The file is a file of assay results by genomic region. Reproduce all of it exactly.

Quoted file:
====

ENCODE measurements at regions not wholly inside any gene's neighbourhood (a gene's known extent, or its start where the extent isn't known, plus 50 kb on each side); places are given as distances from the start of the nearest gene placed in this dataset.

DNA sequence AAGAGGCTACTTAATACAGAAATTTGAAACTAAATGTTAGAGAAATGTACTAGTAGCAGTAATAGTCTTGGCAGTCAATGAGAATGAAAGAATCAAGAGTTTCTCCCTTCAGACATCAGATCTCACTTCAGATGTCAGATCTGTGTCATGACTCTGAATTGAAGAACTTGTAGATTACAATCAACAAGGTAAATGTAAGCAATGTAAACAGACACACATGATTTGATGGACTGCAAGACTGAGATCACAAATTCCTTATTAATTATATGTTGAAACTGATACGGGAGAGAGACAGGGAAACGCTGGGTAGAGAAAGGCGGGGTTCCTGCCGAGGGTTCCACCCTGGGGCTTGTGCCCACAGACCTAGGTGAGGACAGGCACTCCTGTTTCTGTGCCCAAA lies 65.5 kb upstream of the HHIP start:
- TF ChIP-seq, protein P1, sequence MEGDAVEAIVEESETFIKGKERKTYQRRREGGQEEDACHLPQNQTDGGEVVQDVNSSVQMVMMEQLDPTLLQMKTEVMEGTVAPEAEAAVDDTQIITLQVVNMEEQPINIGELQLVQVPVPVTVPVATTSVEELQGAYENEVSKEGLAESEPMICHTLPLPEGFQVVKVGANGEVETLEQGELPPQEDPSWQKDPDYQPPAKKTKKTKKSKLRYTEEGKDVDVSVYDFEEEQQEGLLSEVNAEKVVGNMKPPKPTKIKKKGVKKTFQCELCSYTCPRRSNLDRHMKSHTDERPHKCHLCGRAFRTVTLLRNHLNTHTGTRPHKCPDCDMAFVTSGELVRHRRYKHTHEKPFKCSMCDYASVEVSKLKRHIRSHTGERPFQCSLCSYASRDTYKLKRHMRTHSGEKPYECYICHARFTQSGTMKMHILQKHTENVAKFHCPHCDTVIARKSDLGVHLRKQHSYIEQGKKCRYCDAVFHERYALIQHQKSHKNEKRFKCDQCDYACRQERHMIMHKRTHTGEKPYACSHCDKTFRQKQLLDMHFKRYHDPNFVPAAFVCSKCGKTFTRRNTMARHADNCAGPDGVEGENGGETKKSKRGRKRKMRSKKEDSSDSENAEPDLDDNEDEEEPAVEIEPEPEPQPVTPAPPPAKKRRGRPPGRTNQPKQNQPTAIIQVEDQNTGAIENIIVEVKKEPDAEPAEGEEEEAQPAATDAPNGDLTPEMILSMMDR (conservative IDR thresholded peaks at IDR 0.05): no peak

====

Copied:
ENCODE measurements at regions not wholly inside any gene's neighbourhood (a gene's known extent, or its start where the extent isn't known, plus 50 kb on each side); places are given as distances from the start of the nearest gene placed in this dataset.

DNA sequence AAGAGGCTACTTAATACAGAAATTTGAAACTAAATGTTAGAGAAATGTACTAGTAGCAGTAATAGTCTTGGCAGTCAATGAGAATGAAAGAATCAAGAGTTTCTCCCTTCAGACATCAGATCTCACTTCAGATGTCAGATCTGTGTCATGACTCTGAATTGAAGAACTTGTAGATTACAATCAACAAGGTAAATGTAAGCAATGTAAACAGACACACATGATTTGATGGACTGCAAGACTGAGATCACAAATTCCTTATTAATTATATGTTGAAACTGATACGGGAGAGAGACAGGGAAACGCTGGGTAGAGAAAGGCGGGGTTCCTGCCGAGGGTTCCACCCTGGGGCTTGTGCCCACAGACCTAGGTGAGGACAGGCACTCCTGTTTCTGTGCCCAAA lies 65.5 kb upstream of the HHIP start:
- TF ChIP-seq, protein P1, sequence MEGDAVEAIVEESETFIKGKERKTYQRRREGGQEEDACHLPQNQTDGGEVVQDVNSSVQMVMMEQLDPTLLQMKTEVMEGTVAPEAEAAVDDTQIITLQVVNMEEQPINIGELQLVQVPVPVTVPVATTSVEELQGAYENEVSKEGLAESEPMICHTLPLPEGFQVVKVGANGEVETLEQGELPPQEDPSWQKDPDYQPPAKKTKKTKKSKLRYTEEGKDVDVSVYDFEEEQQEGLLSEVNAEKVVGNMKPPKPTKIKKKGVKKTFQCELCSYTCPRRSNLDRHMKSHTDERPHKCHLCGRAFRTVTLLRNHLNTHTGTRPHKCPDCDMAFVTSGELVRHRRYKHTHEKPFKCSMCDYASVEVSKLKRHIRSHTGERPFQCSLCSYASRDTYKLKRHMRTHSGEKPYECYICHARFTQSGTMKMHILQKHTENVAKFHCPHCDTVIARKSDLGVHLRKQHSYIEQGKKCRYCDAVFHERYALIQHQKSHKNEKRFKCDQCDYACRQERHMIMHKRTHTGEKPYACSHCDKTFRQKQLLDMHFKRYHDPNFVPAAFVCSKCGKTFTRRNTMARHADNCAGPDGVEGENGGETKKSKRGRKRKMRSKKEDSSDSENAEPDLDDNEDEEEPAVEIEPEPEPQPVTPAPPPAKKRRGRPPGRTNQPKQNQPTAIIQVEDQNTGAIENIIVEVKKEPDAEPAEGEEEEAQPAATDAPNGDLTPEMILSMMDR (conservative IDR thresholded peaks at IDR 0.05): no peak